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lararium

[luh-rair-ee-uh m] /ləˈrɛər i əm/
noun, plural lararia
[luh-rair-ee-uh] /ləˈrɛər i ə/ (Show IPA)
1.
(in an ancient Roman home) a shrine for the Lares.
Origin of lararium
1700-1710
1700-10; < Late Latin larārium; see Lares, -ary
Dictionary.com Unabridged
Based on the Random House Dictionary, © Random House, Inc. 2018.
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Examples from the Web for lararium
Historical Examples
  • Opening out from the peristylium is the lararium, or room of the household gods.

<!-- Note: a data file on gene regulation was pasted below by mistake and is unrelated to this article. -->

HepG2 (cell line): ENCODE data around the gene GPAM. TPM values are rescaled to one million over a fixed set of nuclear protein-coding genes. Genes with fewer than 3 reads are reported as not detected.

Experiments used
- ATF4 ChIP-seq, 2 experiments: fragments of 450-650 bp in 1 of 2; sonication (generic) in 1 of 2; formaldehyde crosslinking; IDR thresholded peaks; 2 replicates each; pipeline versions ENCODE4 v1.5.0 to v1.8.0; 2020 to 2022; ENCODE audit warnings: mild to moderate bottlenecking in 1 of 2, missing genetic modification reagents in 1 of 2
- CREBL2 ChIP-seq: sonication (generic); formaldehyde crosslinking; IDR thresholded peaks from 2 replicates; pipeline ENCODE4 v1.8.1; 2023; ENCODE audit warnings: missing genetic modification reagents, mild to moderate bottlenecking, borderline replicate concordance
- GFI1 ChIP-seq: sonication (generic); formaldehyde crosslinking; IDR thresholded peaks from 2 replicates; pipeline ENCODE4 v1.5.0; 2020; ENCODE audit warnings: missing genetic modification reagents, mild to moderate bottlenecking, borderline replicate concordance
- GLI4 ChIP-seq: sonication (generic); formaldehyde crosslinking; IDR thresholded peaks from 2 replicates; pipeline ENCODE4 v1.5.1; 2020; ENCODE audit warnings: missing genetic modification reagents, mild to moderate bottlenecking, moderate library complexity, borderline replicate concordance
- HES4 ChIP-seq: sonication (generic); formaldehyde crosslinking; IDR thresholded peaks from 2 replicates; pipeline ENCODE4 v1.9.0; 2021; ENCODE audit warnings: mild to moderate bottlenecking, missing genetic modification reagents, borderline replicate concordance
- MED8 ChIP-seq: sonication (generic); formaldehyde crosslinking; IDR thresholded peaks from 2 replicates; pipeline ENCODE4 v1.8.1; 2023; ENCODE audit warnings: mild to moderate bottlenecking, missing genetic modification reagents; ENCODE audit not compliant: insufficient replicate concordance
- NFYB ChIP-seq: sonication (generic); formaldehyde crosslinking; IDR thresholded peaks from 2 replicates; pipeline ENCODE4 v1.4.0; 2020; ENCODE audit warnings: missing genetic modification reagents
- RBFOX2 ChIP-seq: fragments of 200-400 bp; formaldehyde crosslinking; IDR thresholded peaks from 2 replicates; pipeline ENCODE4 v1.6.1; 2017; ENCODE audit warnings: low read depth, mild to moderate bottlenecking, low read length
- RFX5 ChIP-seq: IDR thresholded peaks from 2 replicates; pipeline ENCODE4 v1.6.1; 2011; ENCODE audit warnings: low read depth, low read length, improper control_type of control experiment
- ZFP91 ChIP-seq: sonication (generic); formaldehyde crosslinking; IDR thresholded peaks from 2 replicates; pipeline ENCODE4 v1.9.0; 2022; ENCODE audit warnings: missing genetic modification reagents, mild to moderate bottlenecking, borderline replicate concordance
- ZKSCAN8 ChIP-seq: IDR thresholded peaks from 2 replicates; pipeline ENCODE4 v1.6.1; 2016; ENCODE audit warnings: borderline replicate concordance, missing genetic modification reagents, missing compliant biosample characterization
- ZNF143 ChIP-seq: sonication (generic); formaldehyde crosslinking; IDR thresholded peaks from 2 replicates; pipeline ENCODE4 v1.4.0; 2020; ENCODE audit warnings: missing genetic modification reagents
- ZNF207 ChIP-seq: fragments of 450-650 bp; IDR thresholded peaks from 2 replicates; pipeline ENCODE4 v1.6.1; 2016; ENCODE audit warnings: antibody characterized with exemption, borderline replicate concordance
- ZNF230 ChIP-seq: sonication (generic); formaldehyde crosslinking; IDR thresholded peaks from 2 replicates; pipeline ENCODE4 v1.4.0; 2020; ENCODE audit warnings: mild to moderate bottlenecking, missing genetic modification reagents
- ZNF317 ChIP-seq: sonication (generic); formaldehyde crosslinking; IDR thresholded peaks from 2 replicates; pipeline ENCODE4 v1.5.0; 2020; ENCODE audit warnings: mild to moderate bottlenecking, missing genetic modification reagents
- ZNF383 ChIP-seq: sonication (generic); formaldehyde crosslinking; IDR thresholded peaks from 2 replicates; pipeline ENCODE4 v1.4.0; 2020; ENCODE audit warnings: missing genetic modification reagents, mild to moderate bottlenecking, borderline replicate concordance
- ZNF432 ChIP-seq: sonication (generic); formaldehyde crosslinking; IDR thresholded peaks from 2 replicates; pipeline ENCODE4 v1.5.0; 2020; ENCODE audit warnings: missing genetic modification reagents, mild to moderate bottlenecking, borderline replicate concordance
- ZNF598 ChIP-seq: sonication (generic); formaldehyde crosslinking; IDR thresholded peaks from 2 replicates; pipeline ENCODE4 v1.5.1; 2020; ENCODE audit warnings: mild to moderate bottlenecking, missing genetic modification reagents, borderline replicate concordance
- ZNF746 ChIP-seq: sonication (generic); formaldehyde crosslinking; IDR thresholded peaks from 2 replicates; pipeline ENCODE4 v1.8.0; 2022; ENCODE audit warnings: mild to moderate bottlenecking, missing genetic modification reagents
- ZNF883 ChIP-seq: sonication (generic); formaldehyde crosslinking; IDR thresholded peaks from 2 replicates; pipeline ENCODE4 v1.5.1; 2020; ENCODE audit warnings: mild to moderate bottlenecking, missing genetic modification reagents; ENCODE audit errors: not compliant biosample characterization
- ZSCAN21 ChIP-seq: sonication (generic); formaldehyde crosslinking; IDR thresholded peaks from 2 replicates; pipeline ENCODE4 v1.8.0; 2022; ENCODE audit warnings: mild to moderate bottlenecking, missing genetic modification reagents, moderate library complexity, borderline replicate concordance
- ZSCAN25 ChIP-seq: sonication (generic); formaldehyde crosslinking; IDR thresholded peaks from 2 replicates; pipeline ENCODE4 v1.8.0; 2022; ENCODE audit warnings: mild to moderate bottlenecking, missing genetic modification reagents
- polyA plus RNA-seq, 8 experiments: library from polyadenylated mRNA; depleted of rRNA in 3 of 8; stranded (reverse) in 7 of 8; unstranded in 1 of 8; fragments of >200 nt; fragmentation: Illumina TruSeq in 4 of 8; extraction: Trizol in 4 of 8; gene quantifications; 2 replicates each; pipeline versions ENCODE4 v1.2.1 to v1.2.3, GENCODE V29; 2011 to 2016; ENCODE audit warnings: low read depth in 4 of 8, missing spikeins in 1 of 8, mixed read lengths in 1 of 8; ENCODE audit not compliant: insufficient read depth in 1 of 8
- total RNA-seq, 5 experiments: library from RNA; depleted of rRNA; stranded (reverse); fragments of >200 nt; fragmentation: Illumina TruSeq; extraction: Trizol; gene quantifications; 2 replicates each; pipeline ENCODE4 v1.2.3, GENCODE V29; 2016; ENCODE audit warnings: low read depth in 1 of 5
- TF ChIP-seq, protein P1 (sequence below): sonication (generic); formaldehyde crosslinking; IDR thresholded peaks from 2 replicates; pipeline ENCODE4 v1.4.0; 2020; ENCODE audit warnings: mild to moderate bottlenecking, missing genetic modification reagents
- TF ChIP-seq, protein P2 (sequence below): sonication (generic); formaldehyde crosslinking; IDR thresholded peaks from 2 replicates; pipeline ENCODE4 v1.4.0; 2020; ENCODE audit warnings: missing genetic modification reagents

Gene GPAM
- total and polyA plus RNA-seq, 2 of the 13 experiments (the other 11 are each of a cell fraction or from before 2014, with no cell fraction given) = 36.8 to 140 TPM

Rambles in Rome S. Russell Forbes
  • These seem to indicate that this was the lararium of the house.

    Old Rome

    Robert Burn
  • Within it are erected an altar to, and statue of, the guardian angel, in fact the building had its lararium.

    An Architect's Note-book in Spain Matthew Digby Wyatt
  • This venereum contained a bedchamber, a triclinium and a lararium, or small marble niche in which the household god was enshrined.

    The Wonders of Pompeii Marc Monnier
  • In some of the Pompeian houses the lararium was represented by a niche only, containing the image of the lar.

  • "In the lararium, O praefect," replied the soldier without hesitation.

    "Unto Caesar" Baroness Emmuska Orczy
  • His eyes passed to the lararium unconsciously, and to the little cross which she left him before going.

    Quo Vadis Henryk Sienkiewicz
  • Undoubtedly we should recognize in this edifice the sanctuary of the Lares of the city, lararium publicum.

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